Hats of Mr. Zenobe, The (Performance Series)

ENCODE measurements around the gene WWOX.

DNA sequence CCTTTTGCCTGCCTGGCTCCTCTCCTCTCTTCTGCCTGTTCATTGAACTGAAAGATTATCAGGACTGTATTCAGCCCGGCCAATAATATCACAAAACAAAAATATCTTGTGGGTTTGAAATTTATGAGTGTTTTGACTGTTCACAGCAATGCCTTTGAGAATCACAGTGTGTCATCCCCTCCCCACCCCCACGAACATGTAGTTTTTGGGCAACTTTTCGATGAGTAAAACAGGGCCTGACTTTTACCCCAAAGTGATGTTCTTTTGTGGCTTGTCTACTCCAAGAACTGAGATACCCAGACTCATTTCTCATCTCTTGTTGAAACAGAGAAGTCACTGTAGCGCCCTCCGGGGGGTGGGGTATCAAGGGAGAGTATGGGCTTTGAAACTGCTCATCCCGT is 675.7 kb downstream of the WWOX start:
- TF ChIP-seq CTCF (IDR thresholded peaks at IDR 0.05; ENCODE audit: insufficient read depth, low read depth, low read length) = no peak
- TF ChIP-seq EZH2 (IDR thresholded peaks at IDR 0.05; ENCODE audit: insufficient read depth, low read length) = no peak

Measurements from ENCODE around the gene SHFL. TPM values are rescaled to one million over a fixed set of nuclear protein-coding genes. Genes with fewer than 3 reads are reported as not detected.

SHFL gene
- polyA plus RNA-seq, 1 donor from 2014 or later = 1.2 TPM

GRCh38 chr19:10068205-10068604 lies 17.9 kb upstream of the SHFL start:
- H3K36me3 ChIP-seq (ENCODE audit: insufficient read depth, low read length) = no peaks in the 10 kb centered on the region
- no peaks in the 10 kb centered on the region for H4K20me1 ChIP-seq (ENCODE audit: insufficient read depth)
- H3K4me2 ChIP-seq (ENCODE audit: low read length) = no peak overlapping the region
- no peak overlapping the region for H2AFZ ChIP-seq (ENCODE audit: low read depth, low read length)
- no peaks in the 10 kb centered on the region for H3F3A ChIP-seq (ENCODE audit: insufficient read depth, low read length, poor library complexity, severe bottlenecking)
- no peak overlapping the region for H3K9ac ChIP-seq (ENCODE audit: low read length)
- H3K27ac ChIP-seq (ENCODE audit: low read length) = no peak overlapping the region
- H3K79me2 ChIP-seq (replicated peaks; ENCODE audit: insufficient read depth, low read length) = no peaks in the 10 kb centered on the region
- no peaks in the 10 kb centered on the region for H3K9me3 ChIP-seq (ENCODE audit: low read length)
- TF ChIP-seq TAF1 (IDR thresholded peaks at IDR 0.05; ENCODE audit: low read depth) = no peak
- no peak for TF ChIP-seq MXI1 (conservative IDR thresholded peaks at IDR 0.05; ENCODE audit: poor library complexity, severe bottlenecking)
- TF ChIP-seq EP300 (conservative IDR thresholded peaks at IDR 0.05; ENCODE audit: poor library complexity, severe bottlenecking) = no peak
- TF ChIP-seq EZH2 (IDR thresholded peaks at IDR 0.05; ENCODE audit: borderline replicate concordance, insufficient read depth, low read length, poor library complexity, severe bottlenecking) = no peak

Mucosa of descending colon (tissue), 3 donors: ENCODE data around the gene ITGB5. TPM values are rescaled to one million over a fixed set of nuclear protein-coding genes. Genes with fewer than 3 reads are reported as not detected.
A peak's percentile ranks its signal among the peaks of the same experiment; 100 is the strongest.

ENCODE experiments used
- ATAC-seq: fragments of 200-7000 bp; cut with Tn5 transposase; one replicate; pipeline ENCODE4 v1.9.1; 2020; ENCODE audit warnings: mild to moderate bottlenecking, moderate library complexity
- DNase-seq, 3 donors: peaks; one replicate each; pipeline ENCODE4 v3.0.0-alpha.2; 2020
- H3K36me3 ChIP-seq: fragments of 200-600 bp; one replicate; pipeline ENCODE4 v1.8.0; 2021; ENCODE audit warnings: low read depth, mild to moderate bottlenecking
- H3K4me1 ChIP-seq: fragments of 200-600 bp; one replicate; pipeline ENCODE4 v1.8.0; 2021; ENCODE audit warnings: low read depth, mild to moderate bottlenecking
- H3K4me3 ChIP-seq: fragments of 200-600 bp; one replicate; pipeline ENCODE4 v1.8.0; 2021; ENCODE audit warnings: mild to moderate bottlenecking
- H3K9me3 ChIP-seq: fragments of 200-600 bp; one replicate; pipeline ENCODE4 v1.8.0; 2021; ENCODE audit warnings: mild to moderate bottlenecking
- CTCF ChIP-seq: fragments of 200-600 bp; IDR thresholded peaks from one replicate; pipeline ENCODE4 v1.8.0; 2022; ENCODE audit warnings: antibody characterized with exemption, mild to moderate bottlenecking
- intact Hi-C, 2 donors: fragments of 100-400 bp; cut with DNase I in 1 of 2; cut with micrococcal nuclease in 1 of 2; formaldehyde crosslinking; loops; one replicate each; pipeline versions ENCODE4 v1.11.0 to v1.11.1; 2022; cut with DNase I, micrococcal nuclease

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I first became aware of the story of Vahan Poladian, the inspiration for Mr. Zenobe, through my colleague Agnès Limbos to whom I had sent some rough notes on the new piece I was working on. One day I received a phone call from Agnès, who was on tour in Switzerland. She had just visited the Musée de L’Art Brut (Outsider Art Museum) in Lausanne and seen Vahan Poladian’s remarkable collection housed there. Strangely enough, his story dovetailed with many of the ideas that I had sent to Agnès just months earlier. I travelled to Lausanne myself, and spent an incredible day looking at Poladian’s creations and screening the short film Monsieur Poladian á St. Raphael. I was shocked and astonished by his story of exile, crumbled spirit, then spectacular transformation of creative ardour, verve, and passion. Vahan Poladian was born in Kayseri, Turkey in 1902. The Turks began systematically killing the Armenians in 1915, with a death toll that reached 1.5 million. Poladian’s family fled the country. With the assistance of relatives, Poladian attempted to immigrate to the USA, but he was refused entry. He went instead to Cuba, where he worked as a travelling salesman. But this did not last long. Poladian was able to return to Europe when France accepted him as an immigrant. He settled in Paris, where he made contact with the expatriate Armenian community. Poladian married an Armenian woman who bore him a daughter, Viviane. With the onset of the Second World War, however, Poladian was conscripted by the French Army, and forced to leave his family. His unit was captured by the Germans and Poladian was sent to a POW camp. Upon his release at the end of the war, Poladian made his way back to Paris, only to discover that his wife and child had disappeared. For several years he searched in vain for them. His mother had also immigrated to France and he was briefly reunited with her after the war. She died soon after, however, and her death and the loss of his wife and child was a devastating shock for Poladian. Poladian became "socially autistic," closing off the world. In 1966, at the age of 64, he entered the Armenian Home in St. Raphael, France. He would spend his remaining years there. The Home gave Poladian a stipend of one franc a day, which he used to create an amazing phantasmagoria of hats and costumes. Twice daily he paraded through the streets of St. Raphael, showing his collection of "Ancient Terrors and Glories," always with "the hope to change the world with laughter." Vahan Poladian died quietly in the Armenian Home in 1982 after refusing to eat. Part of his enormous collection of hats and costumes was donated to the Musée de L’Art Brut in Lausanne, Switzerland.— Robert Astle - from Amzon 
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